Elegu Township in dry season –Photo by Jesse Johnson James
Susan Afoyocan’s fear of losing her restaurant business started when she saw the first drops of rain.
It was at the onset of the rainy season last month, as the farming communities eagerly began preparing their gardens that she knew she had to do something about these warning signs. Last year, around the same time, heavy rains destroyed Afoyocan’s local eatery and washed away her fruit stall in the process.
And now the 33-year-old was determined to protect her source of livelihood as she set about renovating and remodeling her restaurant as a measure to mitigate the floods.
“I know what happens when it rains here heavily…” Afoyocan, a mother of three, said as she instructed local laborers who were busy carrying tin roofs for covering her restaurant.
“I have to act very fast now or else I will lose everything again.”
As climate changes continues to take toll on Uganda –and globally— the adverse effects of the extreme weather—characterized by erratic rains and raging floods—have triggered growing concerns from climate activists and civil society organization (CSOs) who blame the government of failing to build infrastructures and enforcing preventing policies (such as tree planting along river banks and flood plains to act as a drag on flood waters) that protect disaster–prone areas like Elegu.
The business community operating at the border town have for years continuously battled the raging floods, especially during the rainy season. River Unyama, a nearby water course which often bursts its banks, has also on many occasion not spared the low-lying border town whenever it rains heavily. In November last year, more than 700 people were displaced by floods, and eight others killed, leaving 2,000 acres of crops destroyed following heavy rains in the marshy border town.
Revenue washed away
And now local leaders are accusing the government of making ‘empty promises’ instead of addressing the problem urgently. In 2018, government signed a Memorandum of Understanding (MoU) with the Ministry of Trade and Industries for the 18 billion shillings-project meant to mitigate floods in Elegu. The project, funded by Trade Mark East Africa, was meant to widen the banks of River Unyama to improve the drainage system at Elegu Town.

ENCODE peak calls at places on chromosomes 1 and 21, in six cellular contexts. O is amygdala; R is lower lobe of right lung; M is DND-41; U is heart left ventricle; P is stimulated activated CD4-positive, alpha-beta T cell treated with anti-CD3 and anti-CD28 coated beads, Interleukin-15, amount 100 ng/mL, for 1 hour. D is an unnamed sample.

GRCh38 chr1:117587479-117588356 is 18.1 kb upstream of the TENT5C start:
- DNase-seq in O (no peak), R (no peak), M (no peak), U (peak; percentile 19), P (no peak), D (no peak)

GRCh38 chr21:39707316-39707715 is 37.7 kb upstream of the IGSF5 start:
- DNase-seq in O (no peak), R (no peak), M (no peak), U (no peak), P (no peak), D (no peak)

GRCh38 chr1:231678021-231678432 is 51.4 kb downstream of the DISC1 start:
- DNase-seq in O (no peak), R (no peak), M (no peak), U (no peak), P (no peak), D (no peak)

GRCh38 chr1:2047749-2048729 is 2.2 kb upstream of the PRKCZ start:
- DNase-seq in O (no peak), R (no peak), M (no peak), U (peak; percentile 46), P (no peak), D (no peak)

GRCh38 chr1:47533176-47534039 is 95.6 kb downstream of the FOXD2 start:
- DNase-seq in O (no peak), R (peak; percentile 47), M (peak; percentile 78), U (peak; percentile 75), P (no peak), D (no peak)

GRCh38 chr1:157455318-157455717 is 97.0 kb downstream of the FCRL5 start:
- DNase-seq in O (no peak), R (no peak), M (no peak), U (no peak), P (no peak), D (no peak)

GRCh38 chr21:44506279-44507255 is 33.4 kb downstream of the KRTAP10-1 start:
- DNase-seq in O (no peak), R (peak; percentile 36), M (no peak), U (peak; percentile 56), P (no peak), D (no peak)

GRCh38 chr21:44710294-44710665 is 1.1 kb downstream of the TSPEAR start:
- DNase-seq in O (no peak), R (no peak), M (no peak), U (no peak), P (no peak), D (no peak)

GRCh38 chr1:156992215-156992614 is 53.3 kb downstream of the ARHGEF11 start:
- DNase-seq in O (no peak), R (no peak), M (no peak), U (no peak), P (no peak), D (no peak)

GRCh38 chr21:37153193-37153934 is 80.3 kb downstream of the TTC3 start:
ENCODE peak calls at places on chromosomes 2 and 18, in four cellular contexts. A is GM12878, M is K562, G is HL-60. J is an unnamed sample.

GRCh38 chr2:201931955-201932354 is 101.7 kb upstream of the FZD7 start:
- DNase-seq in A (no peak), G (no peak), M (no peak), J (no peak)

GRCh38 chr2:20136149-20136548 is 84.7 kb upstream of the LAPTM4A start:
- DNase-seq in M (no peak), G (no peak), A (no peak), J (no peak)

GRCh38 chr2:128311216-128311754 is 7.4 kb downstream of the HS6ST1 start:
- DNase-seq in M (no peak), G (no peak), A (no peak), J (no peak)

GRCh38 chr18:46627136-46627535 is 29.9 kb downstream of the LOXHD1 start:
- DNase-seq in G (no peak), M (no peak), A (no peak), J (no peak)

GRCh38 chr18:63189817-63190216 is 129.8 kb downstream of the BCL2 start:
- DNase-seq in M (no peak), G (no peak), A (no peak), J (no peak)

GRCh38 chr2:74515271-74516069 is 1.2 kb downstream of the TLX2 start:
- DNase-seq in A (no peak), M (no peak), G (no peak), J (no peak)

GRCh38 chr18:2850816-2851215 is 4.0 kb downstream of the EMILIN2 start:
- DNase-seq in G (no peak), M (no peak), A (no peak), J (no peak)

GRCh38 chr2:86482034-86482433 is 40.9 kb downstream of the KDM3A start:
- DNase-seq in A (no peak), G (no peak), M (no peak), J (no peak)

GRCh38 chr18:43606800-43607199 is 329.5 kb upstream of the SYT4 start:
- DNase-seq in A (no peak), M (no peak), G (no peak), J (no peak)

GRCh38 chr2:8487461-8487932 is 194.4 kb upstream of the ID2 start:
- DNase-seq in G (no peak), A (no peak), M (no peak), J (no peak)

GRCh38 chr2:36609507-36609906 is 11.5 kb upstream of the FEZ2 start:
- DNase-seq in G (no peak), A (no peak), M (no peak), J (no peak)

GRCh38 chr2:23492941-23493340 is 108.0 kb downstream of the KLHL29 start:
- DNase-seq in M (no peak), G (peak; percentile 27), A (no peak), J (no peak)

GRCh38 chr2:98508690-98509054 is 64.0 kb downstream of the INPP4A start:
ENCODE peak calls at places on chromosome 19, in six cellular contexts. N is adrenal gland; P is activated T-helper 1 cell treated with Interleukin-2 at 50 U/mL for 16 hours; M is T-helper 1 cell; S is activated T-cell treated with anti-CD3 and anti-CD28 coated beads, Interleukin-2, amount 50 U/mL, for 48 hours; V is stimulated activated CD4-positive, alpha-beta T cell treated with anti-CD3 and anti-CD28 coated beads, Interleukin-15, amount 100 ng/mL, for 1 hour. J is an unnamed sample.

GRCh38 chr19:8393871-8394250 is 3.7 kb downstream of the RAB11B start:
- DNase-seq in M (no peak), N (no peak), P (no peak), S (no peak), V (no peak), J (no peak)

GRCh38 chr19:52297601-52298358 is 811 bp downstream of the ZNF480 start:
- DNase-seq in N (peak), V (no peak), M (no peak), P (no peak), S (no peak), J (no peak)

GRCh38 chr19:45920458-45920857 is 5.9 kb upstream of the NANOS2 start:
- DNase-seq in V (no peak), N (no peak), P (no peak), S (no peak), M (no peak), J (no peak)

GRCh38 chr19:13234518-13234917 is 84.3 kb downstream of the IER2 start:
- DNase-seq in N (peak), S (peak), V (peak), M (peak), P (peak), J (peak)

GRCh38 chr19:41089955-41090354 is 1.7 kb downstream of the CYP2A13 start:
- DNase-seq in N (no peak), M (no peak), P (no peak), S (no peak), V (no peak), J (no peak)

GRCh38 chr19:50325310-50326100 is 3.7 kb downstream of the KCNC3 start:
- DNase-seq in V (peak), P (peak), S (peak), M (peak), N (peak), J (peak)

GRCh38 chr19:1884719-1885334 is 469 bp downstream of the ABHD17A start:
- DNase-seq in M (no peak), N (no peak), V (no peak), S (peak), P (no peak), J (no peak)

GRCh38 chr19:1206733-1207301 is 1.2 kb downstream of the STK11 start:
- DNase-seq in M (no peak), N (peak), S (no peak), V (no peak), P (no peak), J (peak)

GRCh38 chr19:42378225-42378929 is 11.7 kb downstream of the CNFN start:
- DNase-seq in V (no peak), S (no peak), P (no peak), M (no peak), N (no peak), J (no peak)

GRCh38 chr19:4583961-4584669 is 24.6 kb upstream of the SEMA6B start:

But four years later, nothing has been done except for only the feasibility study that was carried out by an engineering team at the construction site.
“We were promised air and now the rains are back [again],” said Bosco Onen who works at a retail shop. “For how long shall we wait while we suffer?”
Elegu, a border town with a population of close to 12,000 people, is the biggest revenue earner for Amuru district. Operations by Amuru’s local government fail to run smoothly due to financial constraints resulting majorly from the low revenue collections from the local businesses that are affected by floods.
‘[Trade ministry officials] are not feeling the pinch of the suffering of our community members whose businesses are affected [by] floods,” said Michael Lakony, Amuru District Chairman, adding, “[They should] come to our rescue…in making sure that we curb the disaster.”
There is also information deficit regarding the progress of the project. And at moment, the Trade Ministry officials are being accused of being cagey— when it comes to giving out information about the project— by local leaders who claim they’ve been left in the dark for most of the time.
When this reporter contacted Julius Kasirye, the Project Manager for Border Export Zone–BEZ under the Ministry of Trade and Industries for comment, said:” …the matter can only be best responded to by either the Permanent Secretary [of] the Minister of Trade and Industry.”
The Trade Ministry Permanent Secretary didn’t respond to our repeated phone calls either.
But for now, as the rainy season continues to pound on, the business community at Elegu have to remain resilient and survive on their own as they wait for government support. On a recent day, as the clouds began to open up, a group of young women rushed to collect pieces of cassava spread outside on thin plastic paper for sun drying. Nearby, a young mother was busy rebuking some of kids who were playing outside in the middle of the chaos.
“If nothing is done [to help us], we will keep suffering,” said Afoyocan.